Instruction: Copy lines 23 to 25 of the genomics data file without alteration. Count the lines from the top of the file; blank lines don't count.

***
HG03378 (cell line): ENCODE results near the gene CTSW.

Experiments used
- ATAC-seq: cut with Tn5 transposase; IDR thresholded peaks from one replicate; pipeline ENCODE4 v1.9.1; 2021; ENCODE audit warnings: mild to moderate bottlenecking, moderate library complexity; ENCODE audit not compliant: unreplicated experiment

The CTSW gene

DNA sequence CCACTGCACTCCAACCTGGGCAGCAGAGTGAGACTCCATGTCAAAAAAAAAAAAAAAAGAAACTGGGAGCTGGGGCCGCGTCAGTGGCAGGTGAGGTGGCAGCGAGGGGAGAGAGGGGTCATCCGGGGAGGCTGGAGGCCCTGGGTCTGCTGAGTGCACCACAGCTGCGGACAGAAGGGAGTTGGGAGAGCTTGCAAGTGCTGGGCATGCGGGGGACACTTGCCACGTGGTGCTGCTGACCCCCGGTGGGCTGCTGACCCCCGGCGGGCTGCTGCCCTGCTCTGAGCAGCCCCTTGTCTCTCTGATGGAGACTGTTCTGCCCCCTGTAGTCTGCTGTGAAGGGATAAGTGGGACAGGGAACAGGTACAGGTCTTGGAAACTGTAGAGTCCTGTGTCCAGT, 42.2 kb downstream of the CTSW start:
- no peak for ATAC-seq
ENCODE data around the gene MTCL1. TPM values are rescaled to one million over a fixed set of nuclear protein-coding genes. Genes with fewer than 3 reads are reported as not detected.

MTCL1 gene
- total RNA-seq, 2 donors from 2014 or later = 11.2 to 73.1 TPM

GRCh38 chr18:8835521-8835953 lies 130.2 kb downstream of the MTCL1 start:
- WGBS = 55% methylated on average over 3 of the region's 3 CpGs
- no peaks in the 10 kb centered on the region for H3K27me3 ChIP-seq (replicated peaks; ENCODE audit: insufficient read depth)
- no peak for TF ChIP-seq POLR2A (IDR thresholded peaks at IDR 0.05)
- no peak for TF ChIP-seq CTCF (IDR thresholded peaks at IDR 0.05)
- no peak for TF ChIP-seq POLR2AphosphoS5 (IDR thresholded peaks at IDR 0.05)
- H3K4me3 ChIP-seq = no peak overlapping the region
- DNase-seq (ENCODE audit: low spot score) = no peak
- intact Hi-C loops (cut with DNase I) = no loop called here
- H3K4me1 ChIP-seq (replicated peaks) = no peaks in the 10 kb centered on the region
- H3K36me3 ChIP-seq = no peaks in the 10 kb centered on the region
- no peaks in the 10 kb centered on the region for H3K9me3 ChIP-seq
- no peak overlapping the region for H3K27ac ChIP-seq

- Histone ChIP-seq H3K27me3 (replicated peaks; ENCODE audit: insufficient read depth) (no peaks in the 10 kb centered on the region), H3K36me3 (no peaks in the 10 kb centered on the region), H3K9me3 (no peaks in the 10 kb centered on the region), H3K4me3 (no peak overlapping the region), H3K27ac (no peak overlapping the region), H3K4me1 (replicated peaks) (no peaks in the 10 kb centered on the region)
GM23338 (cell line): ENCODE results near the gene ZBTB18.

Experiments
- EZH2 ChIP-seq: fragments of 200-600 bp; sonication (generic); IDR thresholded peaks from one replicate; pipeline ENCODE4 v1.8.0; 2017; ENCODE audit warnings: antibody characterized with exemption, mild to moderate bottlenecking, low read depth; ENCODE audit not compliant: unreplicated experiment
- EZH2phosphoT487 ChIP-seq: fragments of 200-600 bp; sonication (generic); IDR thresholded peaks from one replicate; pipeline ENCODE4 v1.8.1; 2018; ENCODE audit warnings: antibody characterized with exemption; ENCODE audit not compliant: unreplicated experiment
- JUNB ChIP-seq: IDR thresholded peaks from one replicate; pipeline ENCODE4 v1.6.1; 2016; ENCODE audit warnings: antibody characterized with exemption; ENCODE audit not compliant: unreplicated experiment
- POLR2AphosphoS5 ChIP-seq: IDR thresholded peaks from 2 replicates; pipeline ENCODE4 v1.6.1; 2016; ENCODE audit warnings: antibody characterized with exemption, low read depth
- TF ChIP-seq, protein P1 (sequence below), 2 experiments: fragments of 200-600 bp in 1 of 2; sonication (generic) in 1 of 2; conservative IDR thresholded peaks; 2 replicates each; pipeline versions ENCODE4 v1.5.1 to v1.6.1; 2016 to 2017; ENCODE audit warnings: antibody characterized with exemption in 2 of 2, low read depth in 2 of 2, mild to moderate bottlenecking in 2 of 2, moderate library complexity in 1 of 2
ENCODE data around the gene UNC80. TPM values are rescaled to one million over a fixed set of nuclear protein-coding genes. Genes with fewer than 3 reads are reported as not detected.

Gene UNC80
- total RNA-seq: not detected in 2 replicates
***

- Histone ChIP-seq H3K27me3 (replicated peaks; ENCODE audit: insufficient read depth) (no peaks in the 10 kb centered on the region), H3K36me3 (no peaks in the 10 kb centered on the region), H3K9me3 (no peaks in the 10 kb centered on the region), H3K4me3 (no peak overlapping the region), H3K27ac (no peak overlapping the region), H3K4me1 (replicated peaks) (no peaks in the 10 kb centered on the region)
GM23338 (cell line): ENCODE results near the gene ZBTB18.

Experiments